The auction, hosted by GottaHaveRockandRoll.com, includes the former Beatle’s “scathing reply to Paul McCartney’s published interview in the November 20, 1971, issue of Melody Maker, where Paul shared his thoughts on John and Yoko [Ono], the dissolution of the Beatles’ business partnership and more.” The highest bid is currently set at $36,000 and the auction ends at 9 p.m. ET on August 19.
The listing adds: “John was so furious when he read the interview that he sent this three-page, signed and hand-annotated letter, addressed to Paul, to Melody Maker, for publication, asking them in his own handwriting for equal time.”
In the note, which Melody Maker subsequently published on December 4, 1971, about a month after McCartney’s interview, Lennon addresses “the wee McCartneys,” which included Paul, now 80, and his first wife, Linda McCartney.
The U.K. native began his grievances by detailing the financials surrounding Apple Records — a record label founded by The Beatles in 1968 that was originally intended as a creative outlet for both the group and its individual members plus a variety of other artists.
Lennon went on to describe a phone conversation between him and Paul, alleging that the Wings musician went “behind my back” to buy shares of Northern Songs — a limited music publishing company founded by the pair.
He also claimed that McCartney “s–t all over” him and their Beatles band mates, George Harrison and Ringo Starr, after the “Get Back” singer sued them on December 31, 1970, following disagreements with their new manager at the time, Allen Klein.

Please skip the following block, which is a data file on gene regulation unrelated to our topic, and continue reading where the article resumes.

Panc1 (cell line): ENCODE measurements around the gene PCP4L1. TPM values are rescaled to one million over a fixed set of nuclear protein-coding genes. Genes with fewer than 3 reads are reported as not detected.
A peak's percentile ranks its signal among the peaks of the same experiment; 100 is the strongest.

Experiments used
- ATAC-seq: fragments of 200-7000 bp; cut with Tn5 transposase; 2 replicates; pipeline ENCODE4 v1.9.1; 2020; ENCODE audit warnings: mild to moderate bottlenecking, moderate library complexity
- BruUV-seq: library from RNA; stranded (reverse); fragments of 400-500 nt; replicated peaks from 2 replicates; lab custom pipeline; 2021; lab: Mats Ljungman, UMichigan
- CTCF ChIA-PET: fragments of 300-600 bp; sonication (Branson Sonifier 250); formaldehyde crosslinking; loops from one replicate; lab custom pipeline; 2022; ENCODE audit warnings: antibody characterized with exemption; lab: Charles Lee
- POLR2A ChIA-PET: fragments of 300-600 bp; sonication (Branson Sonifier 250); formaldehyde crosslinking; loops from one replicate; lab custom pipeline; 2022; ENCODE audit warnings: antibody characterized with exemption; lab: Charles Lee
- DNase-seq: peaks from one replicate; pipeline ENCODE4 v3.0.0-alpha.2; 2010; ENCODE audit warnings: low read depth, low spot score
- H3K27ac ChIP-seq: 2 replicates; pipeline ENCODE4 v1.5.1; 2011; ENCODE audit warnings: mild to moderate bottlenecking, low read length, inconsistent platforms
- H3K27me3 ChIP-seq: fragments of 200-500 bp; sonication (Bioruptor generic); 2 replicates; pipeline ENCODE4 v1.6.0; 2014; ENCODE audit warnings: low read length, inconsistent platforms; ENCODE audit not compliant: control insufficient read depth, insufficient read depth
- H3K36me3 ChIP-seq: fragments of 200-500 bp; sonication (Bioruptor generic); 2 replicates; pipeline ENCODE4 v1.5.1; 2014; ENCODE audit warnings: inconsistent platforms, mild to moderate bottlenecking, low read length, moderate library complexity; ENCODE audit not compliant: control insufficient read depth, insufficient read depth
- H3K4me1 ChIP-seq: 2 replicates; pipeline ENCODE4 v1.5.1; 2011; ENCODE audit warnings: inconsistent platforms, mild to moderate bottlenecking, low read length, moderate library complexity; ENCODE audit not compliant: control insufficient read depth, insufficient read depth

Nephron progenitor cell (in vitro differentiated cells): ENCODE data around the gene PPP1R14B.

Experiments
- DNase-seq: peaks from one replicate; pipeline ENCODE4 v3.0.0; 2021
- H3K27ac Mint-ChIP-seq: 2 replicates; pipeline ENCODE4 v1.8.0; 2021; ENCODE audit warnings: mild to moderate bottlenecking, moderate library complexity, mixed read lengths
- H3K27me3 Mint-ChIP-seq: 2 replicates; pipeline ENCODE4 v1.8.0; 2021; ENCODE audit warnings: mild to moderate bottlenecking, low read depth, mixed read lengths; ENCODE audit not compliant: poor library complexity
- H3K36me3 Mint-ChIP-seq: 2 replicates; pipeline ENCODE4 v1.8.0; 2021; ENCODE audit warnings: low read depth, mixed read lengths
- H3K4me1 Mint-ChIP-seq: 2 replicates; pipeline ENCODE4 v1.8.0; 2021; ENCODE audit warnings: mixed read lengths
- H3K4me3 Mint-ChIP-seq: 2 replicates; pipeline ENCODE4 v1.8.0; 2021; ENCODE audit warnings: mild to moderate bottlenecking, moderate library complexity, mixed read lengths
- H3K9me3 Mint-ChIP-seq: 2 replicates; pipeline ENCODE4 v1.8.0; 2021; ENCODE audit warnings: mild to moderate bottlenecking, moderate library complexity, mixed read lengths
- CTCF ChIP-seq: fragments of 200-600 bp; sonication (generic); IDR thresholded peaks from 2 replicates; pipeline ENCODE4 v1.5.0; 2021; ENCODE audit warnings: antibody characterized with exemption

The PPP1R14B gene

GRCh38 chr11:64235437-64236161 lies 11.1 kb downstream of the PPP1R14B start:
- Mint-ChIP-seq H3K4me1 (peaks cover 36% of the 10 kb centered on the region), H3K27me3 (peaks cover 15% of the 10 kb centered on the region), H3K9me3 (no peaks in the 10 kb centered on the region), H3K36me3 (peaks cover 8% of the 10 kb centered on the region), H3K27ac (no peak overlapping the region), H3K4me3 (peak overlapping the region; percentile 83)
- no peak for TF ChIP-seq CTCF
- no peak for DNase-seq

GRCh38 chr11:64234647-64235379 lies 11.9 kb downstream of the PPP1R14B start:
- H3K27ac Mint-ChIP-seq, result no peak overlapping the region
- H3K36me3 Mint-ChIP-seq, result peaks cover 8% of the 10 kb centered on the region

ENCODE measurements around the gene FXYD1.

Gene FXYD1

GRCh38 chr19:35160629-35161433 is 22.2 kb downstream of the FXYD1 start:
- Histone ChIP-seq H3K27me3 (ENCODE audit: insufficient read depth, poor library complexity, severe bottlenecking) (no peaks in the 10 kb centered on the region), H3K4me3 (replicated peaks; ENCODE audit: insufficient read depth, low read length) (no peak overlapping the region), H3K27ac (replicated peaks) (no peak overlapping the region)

The “Working Class Hero” songwriter ended his letter by insisting that he had “no hard feelings” and that the duo “basically want the same [things],” adding that he was open to meeting up in person.
In a postscript, however, Lennon added, “The bit that really puzzled us was asking to meet WITHOUT LINDA AND YOKO. I know you’re camp! But let’s not go too far! I thought you’d have understood BY NOW that I’m JOHNANDYOKO.”
The “Oh! Darling” musicians went through numerous highs and lows over the years from the formation of the Beatles in Liverpool, England in 1960 to their breakup in 1969.
Numerous factors contributed to the dissolution of the popular British rock group. The Beatlemania phenomenon of the early-mid ‘60s put immense pressure on the artists as they were thrust into the public eye. In addition, the death of their manager, Brian Epstein, in 1967, plus relationship tensions between Paul and Lennon’s wife, Ono, played into the band members going their separate ways to work on individual projects.
Following the Melody Maker’s publishing of the “Imagine” singer’s letter to his former bandmate, Lennon issued his first solo project, John Lennon/Plastic Ono Band. Shortly after the album’s release, the guitarist sat down with Rolling Stone‘s then-editor-in-chief, Jann Wenner, to share some behind-the-scenes details about The Beatles, alleging that Paul was domineering in the studio and disrespected his wife, Ono. He also took shots at the “Let It Be” singer’s solo debut, 1970’s McCartney.
In his 2021 book, Lyrics: 1956 to the Present, Paul noted how his bandmate “turned nasty” when the Beatles broke up. “John would say things like, ‘It was rubbish. The Beatles were crap.’ Also, ‘I don’t believe in The Beatles, I don’t believe in Jesus, I don’t believe in God.’ Those were quite hurtful barbs to be flinging around and I was the person they were being flung at, and it hurt,” he wrote.
Despite their contentious relationship, the pair were able to make peace before Lennon was shot and killed on December 8, 1980, while entering his apartment building on the Upper West Side of New York City.
In October 2021, Paul honored his friend for what would have been the peace activist’s 81st birthday. “Happy birthday thoughts for John,” the “Band on the Run” singer wrote via Instagram alongside a throwback photo of the pair.
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